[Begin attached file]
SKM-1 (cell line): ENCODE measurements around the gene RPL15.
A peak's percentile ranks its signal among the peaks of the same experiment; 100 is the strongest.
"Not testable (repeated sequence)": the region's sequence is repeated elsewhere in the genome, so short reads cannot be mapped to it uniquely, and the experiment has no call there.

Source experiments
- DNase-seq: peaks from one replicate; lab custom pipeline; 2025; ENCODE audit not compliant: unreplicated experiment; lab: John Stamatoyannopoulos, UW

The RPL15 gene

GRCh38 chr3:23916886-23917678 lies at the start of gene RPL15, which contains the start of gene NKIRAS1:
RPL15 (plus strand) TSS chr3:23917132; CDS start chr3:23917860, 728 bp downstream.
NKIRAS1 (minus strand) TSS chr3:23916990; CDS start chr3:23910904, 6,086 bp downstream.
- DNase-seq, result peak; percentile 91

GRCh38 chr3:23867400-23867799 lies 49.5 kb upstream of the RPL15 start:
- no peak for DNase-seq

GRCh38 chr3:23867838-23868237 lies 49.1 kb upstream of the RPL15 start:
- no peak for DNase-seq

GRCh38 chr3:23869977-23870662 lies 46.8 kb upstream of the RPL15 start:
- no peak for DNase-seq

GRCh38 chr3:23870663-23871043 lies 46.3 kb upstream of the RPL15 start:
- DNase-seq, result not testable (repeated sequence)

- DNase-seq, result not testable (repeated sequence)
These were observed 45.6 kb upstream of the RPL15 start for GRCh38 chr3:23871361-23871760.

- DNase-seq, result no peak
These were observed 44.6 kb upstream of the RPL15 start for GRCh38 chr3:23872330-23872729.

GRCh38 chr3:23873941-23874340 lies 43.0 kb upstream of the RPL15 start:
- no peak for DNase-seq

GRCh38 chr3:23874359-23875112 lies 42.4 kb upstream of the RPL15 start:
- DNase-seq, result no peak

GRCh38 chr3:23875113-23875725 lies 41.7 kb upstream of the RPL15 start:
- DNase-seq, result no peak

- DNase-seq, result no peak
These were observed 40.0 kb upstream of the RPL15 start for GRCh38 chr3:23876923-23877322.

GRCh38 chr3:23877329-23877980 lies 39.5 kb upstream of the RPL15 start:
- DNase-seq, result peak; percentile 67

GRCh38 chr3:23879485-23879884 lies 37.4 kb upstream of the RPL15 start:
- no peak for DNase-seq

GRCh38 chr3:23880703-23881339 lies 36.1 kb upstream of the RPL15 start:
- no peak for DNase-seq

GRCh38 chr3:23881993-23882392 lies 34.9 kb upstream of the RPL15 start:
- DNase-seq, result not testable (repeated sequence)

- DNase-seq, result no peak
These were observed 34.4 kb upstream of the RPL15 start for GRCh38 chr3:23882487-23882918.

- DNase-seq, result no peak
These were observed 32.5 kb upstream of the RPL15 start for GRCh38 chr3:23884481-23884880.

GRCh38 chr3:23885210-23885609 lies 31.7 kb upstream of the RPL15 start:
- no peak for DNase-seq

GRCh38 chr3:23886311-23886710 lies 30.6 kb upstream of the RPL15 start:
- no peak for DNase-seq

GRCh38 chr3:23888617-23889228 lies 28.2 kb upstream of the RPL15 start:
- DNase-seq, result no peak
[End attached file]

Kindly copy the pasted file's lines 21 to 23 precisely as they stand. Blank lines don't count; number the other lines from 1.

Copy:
- DNase-seq, result no peak
These were observed 44.6 kb upstream of the RPL15 start for GRCh38 chr3:23872330-23872729.

GRCh38 chr3:23873941-23874340 lies 43.0 kb upstream of the RPL15 start: